that follows covers the final ten years of John Cassavetes' life and
the nineteen years following his death. To access a chronology and
list of events covering the first forty years of Cassavetes' life, from
1929 through 1968, click
To read more
about many of the events described below, go to the "About Ray
Carney" and the "Ray Carney's Discoveries" sections of
the site (in the left menu on this page) and the associated links. All
of the books and articles by Prof. Carney that are mentioned can be
purchased via the "Bookstore" link (also in the left menu
on this page).
/ 2001-2005 / 2006-2007
here for best printing of text
February: Marshall Fine’s Accidental Genius: How John Cassavetes Invented the American Independent Film is published by Miramax Books. The book is advertised as being an “approved” biography, which Fine has received permission from Gena Rowlands to write, and in which certain passages have been cleared with her before publication. Since the majority of the events in Fine’s book are taken from Carney’s earlier Cassavetes on Cassavetes and Shadows books, most of the facts and dates are correct, but Cassavetes’ personality, his soul and spirit are oddly missing. Fine leaves out or radically downplays the artistic and personal demons, the struggles and disappointments, the crazinesses, the doomed and exultant extremity that defined Cassavetes: his charisma and charm; his goofy sense of humor and fondness for zany practical jokes; his pride and competitiveness; his self–centeredness; his willfulness; his big–talk; his insecurity; his tell–them–whatever–they–want–to–hear “rug–merchant” salesmanship; his bullshit–that–won’t–quit readiness to say anything that furthered his ends; his love of pushing people’s buttons and getting their goat; his addiction to risk–taking and long–shot gambles; his drunkenness and alcoholism; his suicidal self–destructiveness; his toughness and skepticism; his womanizing; his scam–artist lies, cons, and deceits; his shouts, fights, fits of anger when things went wrong and his explosions of rage with anyone who crossed him or questioned his judgment; his dirty tricks and acts of vindictiveness; his feelings of frustration and neglect; his loneliness and discouragement; his doubts and despairs in his final years. The personality of the man who made the films, films whose characters have many of the same qualities as their creator, is strangely absent from the account. A proper analysis of Cassavetes, the man remains to be written. It will require a rare combination of courage and inside knowledge to write.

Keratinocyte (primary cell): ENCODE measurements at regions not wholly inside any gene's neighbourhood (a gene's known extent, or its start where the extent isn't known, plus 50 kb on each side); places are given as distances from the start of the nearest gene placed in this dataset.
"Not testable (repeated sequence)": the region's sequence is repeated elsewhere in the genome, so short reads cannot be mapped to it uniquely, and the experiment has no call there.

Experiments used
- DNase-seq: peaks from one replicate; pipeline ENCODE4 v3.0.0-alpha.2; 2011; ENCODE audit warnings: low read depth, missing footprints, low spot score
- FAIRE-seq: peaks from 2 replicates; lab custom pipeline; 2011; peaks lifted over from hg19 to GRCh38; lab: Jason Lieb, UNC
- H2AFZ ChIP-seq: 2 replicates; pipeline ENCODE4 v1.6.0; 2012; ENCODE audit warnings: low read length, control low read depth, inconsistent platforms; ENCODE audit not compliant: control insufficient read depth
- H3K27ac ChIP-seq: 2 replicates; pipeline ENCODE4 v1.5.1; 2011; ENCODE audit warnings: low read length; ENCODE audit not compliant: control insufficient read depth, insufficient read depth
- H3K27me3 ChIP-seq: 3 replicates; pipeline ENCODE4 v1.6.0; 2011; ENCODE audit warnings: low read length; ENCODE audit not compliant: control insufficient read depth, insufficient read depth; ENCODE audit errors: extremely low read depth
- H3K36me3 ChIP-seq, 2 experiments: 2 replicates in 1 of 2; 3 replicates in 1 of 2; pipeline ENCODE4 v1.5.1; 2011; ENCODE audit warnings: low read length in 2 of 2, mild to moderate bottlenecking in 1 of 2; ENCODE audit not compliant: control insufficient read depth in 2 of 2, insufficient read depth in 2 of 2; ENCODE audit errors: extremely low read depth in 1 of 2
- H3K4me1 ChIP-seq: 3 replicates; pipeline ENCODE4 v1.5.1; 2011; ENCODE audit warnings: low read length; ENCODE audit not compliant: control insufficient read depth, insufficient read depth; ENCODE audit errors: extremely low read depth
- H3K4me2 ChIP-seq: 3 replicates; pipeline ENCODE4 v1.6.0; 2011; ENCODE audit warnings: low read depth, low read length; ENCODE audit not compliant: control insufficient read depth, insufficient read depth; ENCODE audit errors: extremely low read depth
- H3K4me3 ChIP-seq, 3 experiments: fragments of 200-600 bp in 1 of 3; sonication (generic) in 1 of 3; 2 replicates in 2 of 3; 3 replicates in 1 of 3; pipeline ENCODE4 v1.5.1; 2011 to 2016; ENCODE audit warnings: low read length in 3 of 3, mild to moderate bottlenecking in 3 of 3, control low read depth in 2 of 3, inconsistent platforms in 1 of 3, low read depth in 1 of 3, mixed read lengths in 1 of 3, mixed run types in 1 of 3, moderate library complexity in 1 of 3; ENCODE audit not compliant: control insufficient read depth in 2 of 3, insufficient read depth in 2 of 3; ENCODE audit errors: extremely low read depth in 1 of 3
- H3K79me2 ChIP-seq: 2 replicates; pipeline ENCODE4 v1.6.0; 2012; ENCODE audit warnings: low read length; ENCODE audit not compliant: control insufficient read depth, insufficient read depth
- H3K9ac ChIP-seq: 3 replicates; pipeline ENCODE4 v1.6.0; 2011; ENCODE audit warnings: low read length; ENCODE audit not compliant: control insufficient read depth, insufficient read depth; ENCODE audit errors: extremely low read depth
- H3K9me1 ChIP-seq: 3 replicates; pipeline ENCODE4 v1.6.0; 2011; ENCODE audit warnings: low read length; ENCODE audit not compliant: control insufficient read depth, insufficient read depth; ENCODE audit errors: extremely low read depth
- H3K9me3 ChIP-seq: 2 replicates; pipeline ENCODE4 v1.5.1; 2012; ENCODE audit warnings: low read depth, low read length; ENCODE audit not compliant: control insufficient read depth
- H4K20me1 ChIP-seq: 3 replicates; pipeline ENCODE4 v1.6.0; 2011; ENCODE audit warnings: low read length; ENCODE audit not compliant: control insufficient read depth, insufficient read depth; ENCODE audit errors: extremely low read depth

A new print of Love Streams is struck and screened in several Canadian film festivals. Unfortunately, it is based on a “television print” of the film that was been re–edited to minimize the nudity and also has changes in the “make–a–bet” dream sequence. Along with Husbands, Too Late Blues, A Child Is Waiting, and Gloria, the film is still not available in America on DVD or VHS.
June 21: Michael Ventura publishes Cassavetes Directs (Kamera Books), an on–the–set diary of the making of Love Streams. The manuscript was completed more than 20 years earlier (see the entry for February 1984), and unfortunately shows its age. The text is still back in what might might be called the “hero–worship” phase of Cassavetes’ study – unashamedly in awe of him and his work and almost completely blind to the personal failures, confusions, and vulgarities that energized it and allowed him to create it. (To read about another similarly star-struck, hero-worshipping, sentimental biographical portrait of Cassavetes, click here.)
Click here to read about Gena Rowlands's perpetuation of a Disneyland version of Cassavetes' life and work, her attempts to control what is written about Cassavetes, and her retaliation against scholars who try to tell the truth.
an indication of the state of contemporary academic opinion on
the work of John Cassavetes, more than fifteen years after the
filmmaker's death, read the following recent letter to Prof. Carney
from a recent graduate of the USC film school:
At USC, where I attended
film school, the head-professor, a fella by the name of Drew Casper
who holds the Alma and Alfred Hitchcock Endowed Professorship
(surprise surprise) in the department, and is Professor of Critical
Studies, told me that Cassavetes wasn't worth teaching because
he didn't fit into any category. Plus, he thought the movies were
too "messy" and that students wouldn't get them. I suggested
showing A Woman Under the Influence. He said he didn't
care for the movie. He even dared to suggest that Cassavetes was
not a very interesting filmmaker, and that you couldn't teach
him in a class, and he was only able to make his movies because
he had all these "connections" in the film industry
(What connections would those be? Apparently Casper was not privy
to how much John struggled to four-wall his movies). This fall,
Casper is teaching a WHOLE SEMESTER on the films of Steven Spielberg.
Because, you know, someone like Spielberg is easy to teach. And
the kids love him. That's USC, ladies and gentleman.
A note from
this is the feeling of one of the senior film professors at USC
(often considered the flagship American film studies program),
I leave it to your imagination what it's like at "Podunk
4 < Page 5
1979-1990 / 1990-1995 / 1996-2000 / 2001-2005 / 2006-2007
above covers the final ten years of John Cassavetes' life and the nineteen years following his death. To access a chronology and list of events
covering the first forty years of Cassavetes' life, from 1929 through
To read more
about many of the events described above, go to the "About Ray Carney"
and the "Ray Carney's Discoveries" sections of the site (in
the left menu on this page) and the associated links. All of the books
and articles by Prof. Carney that are mentioned can be purchased via
the "Bookstore" link (also in the left menu on this page).